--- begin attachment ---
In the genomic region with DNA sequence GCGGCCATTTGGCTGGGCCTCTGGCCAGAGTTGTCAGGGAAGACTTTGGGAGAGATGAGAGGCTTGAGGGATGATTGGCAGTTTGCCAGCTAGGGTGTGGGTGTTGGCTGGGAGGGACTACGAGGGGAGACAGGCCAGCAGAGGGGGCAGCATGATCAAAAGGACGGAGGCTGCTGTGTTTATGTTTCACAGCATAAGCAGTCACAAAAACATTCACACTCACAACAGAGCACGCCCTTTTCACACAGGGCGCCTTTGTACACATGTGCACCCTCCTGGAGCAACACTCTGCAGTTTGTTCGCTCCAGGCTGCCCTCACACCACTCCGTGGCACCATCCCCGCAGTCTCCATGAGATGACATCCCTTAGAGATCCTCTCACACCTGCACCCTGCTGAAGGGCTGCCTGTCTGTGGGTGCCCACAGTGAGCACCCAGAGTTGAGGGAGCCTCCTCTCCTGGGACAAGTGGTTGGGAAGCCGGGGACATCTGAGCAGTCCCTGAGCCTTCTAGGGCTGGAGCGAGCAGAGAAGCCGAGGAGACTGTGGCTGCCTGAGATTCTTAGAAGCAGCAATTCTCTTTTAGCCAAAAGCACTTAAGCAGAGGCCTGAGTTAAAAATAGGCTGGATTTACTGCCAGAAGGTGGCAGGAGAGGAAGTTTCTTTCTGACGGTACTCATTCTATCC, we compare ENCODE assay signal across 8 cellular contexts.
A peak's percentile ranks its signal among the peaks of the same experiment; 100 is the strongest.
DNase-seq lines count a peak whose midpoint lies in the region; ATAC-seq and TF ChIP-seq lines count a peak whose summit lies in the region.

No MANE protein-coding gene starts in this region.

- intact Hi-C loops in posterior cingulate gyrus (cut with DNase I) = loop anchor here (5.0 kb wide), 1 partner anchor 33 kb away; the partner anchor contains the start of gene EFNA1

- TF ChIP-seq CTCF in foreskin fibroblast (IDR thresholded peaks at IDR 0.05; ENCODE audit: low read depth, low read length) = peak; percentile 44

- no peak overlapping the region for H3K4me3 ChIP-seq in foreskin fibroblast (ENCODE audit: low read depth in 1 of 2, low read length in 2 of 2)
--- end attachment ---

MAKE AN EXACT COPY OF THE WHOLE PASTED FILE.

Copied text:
In the genomic region with DNA sequence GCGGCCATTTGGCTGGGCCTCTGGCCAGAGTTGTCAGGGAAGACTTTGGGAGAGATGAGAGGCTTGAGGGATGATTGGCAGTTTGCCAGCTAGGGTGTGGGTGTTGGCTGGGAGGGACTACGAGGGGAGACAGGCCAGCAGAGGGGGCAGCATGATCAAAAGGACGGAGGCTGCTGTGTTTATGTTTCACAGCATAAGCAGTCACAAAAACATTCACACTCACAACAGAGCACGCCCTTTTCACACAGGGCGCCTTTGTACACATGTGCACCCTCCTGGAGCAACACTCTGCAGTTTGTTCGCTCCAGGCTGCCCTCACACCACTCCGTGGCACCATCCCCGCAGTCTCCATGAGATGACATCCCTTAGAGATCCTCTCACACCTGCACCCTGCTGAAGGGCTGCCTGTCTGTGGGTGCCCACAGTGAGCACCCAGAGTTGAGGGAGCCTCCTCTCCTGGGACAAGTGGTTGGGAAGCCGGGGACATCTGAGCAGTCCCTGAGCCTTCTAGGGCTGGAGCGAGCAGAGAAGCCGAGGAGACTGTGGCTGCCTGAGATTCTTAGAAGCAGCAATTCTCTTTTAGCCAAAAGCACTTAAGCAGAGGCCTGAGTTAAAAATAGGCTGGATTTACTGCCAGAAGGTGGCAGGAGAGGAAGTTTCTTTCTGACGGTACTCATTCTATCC, we compare ENCODE assay signal across 8 cellular contexts.
A peak's percentile ranks its signal among the peaks of the same experiment; 100 is the strongest.
DNase-seq lines count a peak whose midpoint lies in the region; ATAC-seq and TF ChIP-seq lines count a peak whose summit lies in the region.

No MANE protein-coding gene starts in this region.

- intact Hi-C loops in posterior cingulate gyrus (cut with DNase I) = loop anchor here (5.0 kb wide), 1 partner anchor 33 kb away; the partner anchor contains the start of gene EFNA1

- TF ChIP-seq CTCF in foreskin fibroblast (IDR thresholded peaks at IDR 0.05; ENCODE audit: low read depth, low read length) = peak; percentile 44

- no peak overlapping the region for H3K4me3 ChIP-seq in foreskin fibroblast (ENCODE audit: low read depth in 1 of 2, low read length in 2 of 2)